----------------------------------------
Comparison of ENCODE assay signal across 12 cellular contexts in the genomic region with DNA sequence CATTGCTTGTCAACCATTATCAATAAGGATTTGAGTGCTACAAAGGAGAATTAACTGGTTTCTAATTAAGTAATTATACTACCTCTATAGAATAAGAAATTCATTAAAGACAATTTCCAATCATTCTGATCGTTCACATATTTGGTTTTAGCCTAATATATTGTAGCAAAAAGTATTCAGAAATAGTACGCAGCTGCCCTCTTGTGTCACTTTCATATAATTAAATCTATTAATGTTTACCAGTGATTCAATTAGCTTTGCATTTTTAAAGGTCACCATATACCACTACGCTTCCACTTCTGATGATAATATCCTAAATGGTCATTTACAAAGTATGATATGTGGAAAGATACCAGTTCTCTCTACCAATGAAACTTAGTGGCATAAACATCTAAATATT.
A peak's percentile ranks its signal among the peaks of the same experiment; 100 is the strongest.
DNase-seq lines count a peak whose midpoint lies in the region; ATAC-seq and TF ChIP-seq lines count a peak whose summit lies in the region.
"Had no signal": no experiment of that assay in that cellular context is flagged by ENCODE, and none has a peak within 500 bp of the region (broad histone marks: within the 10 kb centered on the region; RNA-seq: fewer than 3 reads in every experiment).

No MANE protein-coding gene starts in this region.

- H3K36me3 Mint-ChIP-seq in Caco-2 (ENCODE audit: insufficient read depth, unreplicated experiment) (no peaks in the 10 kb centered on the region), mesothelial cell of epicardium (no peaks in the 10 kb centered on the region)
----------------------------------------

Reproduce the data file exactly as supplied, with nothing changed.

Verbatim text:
Comparison of ENCODE assay signal across 12 cellular contexts in the genomic region with DNA sequence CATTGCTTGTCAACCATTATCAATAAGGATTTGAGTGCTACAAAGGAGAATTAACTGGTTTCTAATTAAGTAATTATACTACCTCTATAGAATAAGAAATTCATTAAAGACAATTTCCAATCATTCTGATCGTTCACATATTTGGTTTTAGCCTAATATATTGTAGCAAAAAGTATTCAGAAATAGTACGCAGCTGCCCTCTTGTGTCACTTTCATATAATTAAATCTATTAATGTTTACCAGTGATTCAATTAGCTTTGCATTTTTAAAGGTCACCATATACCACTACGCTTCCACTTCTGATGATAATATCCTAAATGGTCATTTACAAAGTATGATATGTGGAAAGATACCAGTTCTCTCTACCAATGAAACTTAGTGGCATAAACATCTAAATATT.
A peak's percentile ranks its signal among the peaks of the same experiment; 100 is the strongest.
DNase-seq lines count a peak whose midpoint lies in the region; ATAC-seq and TF ChIP-seq lines count a peak whose summit lies in the region.
"Had no signal": no experiment of that assay in that cellular context is flagged by ENCODE, and none has a peak within 500 bp of the region (broad histone marks: within the 10 kb centered on the region; RNA-seq: fewer than 3 reads in every experiment).

No MANE protein-coding gene starts in this region.

- H3K36me3 Mint-ChIP-seq in Caco-2 (ENCODE audit: insufficient read depth, unreplicated experiment) (no peaks in the 10 kb centered on the region), mesothelial cell of epicardium (no peaks in the 10 kb centered on the region)